Microblogging workshop at CHI2010

Yesterday’s microblogging workshop at CHI2010 was great, as those of you following #CHImb on twitter already know.  All of the participants brought interesting ideas–too many to list here.  So I’m just going to focus on a few themes/results that relate most closely to IR.  I highly recommend browsing the list of accepted papers to see for yourself the many, many interesting contributions.

First, I’ll mention that Gene Golovchinsky did a wonderful job presenting our paper on making sense of twitter search.  Gene has posted his slides and some discussion of the workshop.  The questions we posed in the paper and the presentation were:

  • What information needs do people actually bring to microblog search?
  • What should a test collection for conducting research on microblog search look like?

Instead of dwelling on our own contribution, though, I want to offer a recap of some of the work of other people…

I was especially interested in work by several researchers from Xerox PARC.

Michael Bernstein showed a system, eddi, that helps readers who follow many people manage their twitter experience, avoiding information overload via intelligent filtering on several levels.  Ed Chi introduced FeedWinnower, another ambitious system for managing twitter information.  I was especially interested in Bongwon Suh‘s talk.  He focused on the role that serendipity plays (or should play) in twitter search.  He suggested that search over microblog data (I know, microblog is not equal to twitter) benefits from serendipity.  Of course only certain types of serendipity are valuable in this context (he said something to the effect of courting previously unknown relevance).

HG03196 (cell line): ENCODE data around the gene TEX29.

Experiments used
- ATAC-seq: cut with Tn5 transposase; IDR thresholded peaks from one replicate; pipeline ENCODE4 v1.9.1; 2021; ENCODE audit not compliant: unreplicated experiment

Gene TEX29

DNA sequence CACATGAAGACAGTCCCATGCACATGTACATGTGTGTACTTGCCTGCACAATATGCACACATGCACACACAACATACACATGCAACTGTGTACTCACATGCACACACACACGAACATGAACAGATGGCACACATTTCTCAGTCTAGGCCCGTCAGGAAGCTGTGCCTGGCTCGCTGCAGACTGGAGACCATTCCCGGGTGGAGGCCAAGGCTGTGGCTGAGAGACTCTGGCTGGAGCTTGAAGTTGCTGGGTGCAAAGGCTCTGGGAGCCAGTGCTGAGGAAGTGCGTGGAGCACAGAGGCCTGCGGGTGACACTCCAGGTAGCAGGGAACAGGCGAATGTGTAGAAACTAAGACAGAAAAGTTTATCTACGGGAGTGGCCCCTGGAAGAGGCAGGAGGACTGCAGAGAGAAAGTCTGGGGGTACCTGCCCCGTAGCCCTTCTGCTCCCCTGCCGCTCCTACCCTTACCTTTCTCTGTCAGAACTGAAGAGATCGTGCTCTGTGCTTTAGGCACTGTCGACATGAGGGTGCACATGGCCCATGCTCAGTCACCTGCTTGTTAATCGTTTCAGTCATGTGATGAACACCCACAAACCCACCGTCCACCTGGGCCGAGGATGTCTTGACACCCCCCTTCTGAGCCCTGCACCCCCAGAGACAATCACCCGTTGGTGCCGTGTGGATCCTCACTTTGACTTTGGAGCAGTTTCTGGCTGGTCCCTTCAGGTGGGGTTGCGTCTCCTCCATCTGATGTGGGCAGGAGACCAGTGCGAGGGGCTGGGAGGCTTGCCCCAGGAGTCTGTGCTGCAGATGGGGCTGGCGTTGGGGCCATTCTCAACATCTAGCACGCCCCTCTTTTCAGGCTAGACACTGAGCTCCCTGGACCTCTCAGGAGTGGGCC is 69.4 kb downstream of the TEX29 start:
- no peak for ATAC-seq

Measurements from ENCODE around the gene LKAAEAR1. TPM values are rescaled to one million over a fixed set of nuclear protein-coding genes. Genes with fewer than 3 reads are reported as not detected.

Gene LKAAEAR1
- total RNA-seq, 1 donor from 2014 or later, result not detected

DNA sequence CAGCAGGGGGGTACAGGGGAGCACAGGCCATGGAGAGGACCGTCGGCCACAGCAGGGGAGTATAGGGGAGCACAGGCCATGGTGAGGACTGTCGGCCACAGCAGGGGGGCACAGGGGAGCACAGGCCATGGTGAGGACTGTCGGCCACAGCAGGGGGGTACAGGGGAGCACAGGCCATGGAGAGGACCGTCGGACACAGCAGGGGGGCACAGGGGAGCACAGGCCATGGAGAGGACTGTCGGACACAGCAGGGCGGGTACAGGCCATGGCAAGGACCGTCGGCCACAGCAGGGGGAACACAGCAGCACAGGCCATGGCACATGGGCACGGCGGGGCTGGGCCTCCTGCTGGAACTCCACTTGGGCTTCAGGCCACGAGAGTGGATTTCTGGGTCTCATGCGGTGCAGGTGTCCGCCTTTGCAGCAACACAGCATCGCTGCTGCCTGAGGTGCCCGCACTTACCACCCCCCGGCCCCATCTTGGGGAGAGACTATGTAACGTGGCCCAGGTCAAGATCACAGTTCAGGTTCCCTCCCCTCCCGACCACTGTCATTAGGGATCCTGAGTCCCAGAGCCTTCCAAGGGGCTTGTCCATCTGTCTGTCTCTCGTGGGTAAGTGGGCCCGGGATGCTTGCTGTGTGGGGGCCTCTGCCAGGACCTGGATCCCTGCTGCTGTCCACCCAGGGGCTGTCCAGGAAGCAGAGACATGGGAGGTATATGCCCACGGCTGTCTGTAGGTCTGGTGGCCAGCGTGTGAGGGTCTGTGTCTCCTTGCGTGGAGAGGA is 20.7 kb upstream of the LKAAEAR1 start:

Another really interesting paper (and an interesting conversation over lunch) came from Alice Oh.  The paper focused on using people’s list memberships to induce models of their interests and expertise. I think Alice’s paper speaks to the challenge of finding sources of evidence for information management in microblog environments.

With respect to IR and microblogging, I came away with from the workshop with new questions and with a keener edge on questions I already had. Here’s a very abbreviated list of some challenges that researchers in this area face.

information needs: What types of information needs are most germane in this space?  Are users interested in known-item search, ad hoc retrieval, recommendations, browsing, something completely new?

unit of retrieval: Of course this goes back to the matter of information needs (as do all of the following points).  Certainly the task at hand will sway exactly what it is that systems should show users.  But my sense is that some sort of entity search is almost always likely to be of more value than treating an individual tweet as a ‘document.’  i.e. Search over people, conversations, communities, hashtags, etc. will, I think, lend more value than tweets taken out of context.

data acquisition and evaluation: It’s easy to get lots of twitter data; just latch onto the garden hose and go.  In some cases, data from the hose may be perfectly useful for research and development. Do we need or want formal test collections of this type of data?  If so, what should they look like?  How does obsolescence figure into creating a test collection of de facto ephemeral data?  And of course, there’s probably more to ground truth the mechanical Turk.

objective functions: In the arena of microblog search, what criteria should we use to rank (if we ARE ranking) entities?  Certainly twitter’s own search engine sees temporality as paramount.  As always, relevance is dicey here–a murky mixture of topicality, usefulness, trustworthiness, timeliness, etc.